The University of Missouri-Columbia is considering eliminating staff travel budgets in some divisions and delaying filling positions, according to emails obtained by Missourinet as part of a Missouri Sunshine law request.
The news comes as Mizzou will be laying off 20 administrative employees in MU’s Division of Operations, effective July 1. The layoffs are expected to save the university $1.7 million in salary and benefits.
Mizzou spokesman Christian Basi noted this month that the layoffs are due to a decline in state funding and an enrollment drop.
Missourinet reported those layoffs on April 6. The day before that, we filed a records request with the UM System’s custodian of records requesting “any e-mails to or from Mizzou Chancellor Dr. Hank Foley between March 27, 2017 and April 5, 2017, pertaining to Mizzou’s budget and the layoffs of 20 administrative employees in the Division of Operations.”
The University released three emails that were responsive to that request on April 10.
Mizzou Interim Vice Chancellor for Marketing and Communications Jennifer Hollingshead outlined possible cuts in an April 3 email to Mizzou officials.
The possible cuts, which are proposals at this time, would be for the Fiscal Year 2018 budget. The e-mail does note that “this is information we will want to post to the web in order to be fully transparent.”
Hollingshead’s email to officials mentions the 20 layoffs in MU’s Division of Operations. Five administrative employees in that division will also retire.
Hollingshead’s email says closing the Discovery, Responsibility and Center residence halls would save about $1 million in staffing, utilities and operating costs.
Basi told Missourinet on Thursday that those three halls are temporarily off-line, adding that two new halls just opened. He notes Mizzou doesn’t know what state revenues will be, and they also don’t have enrollment numbers for the fall.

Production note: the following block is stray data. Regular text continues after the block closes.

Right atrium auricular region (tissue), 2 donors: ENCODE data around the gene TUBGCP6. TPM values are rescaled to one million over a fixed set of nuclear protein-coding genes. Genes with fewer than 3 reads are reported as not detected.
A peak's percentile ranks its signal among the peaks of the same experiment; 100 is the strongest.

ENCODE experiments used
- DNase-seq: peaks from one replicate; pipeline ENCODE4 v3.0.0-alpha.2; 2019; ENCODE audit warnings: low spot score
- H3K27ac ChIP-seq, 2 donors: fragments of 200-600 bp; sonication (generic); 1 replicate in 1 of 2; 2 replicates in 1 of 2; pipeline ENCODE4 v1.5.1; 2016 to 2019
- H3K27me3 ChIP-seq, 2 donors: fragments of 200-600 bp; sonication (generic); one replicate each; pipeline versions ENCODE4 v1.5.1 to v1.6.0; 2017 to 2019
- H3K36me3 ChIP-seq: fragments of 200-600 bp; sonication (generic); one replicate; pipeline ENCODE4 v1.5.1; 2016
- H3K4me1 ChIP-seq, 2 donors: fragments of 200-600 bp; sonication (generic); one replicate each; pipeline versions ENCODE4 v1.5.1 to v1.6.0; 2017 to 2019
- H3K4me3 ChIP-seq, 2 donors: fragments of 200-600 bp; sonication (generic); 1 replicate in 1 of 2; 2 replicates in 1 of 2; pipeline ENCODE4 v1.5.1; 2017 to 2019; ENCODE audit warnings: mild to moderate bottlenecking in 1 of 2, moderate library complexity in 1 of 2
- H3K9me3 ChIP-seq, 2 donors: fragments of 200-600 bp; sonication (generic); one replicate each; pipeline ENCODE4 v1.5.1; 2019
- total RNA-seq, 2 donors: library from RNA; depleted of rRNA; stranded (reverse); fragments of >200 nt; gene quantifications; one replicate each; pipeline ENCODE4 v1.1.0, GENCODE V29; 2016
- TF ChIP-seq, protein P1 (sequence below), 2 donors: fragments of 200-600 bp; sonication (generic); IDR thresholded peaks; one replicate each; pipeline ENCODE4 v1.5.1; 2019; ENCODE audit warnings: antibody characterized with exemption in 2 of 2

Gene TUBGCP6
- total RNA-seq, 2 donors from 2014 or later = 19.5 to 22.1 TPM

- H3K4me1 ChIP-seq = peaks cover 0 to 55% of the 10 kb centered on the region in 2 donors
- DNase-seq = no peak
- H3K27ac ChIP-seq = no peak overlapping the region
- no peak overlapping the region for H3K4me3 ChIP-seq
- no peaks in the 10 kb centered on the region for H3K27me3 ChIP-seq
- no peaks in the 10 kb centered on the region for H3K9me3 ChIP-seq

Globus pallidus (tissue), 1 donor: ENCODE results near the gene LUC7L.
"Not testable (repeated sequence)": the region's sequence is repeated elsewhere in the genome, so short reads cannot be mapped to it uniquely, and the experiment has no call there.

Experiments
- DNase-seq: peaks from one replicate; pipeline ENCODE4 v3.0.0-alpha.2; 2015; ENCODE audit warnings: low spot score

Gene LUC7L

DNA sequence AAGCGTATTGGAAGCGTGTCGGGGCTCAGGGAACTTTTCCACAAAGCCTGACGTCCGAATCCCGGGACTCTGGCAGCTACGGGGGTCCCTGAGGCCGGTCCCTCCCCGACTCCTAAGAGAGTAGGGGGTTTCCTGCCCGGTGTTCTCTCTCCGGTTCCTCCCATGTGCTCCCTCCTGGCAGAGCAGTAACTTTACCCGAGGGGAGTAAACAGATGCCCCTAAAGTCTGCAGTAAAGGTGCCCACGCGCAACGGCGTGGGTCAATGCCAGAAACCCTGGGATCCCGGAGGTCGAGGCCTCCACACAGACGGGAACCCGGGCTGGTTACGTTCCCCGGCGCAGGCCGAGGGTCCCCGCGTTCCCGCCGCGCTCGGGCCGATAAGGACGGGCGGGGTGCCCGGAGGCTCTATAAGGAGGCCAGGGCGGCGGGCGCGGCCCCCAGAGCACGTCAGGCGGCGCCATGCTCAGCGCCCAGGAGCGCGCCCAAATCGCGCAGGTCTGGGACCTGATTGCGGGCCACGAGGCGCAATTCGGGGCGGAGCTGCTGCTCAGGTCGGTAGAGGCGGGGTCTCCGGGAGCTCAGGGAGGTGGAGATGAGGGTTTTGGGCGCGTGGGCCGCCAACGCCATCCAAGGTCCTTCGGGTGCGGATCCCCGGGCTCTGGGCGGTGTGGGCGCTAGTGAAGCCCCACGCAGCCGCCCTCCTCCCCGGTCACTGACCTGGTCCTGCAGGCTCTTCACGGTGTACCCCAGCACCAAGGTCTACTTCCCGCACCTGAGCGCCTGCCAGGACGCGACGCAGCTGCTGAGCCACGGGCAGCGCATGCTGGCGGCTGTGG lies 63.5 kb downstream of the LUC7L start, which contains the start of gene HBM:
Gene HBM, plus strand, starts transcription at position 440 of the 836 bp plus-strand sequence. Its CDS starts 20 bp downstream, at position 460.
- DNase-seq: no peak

Hollingshead’s email says MU is considering a proposal to eliminate staff travel budgets and not filling vacant positions in the Student Affairs Division.
That April 3 email from Hollingshead also mentions the Finance Division, which is a smaller department. The email indicates MU is considering a proposal to save $99,000 in that division by eliminating travel to peer conferences and delaying filling of positions.
The record also says Mizzou officials aim to save $60,000, by changing the distribution of Mizzou Magazine in conjunction with Alumni Relations.
The 20 Operations Division administrative employees will be laid off on July 1. Their responsibilities include Mizzou’s physical plant in Columbia and the safety of the Columbia campus. In an interview earlier this month, Basi emphasized to Missourinet that the layoffs will not compromise the university’s safety.
As part of the records request, the University also released an April 4 email from MU Vice Chancellor Gary Ward to MU Chancellor Foley’s staff.
Mr. Ward’s email says that it is his hope “that additional layoffs can be avoided, realizing savings through attrition and retirements.”
Ward also explains that the MU Operations leadership team is “working diligently” to assist those who are being laid off. Ward’s email says that Mizzou is “reaching out to our colleagues in the mid-Missouri business community in hopes that some will find positions elsewhere.”
The 20 laid-off employees will receive transitional benefits – at least four weeks of pay and a maximum of 26 weeks, depending on years of service.
Ward’s April 4 email notes “this permits possible bridging of service and access to insurance.”
Ward also writes that “We will continue to hire students, allowing invaluable experiential-learning opportunities, while furthering the academic mission of Mizzou. It is important for everyone to remember that without our students, there would not be a University of Missouri.”
Basi told Missourinet earlier this month that total enrollment in the fall of 2016 was 33,266, with 4,772 freshmen. In the fall of 2015, total enrollment was 35,448, with 6,191 freshmen.
The “Columbia Daily Tribune” has reported that Gov. Eric Greitens has restricted $31.4 million from the state’s current fiscal year budget for the university.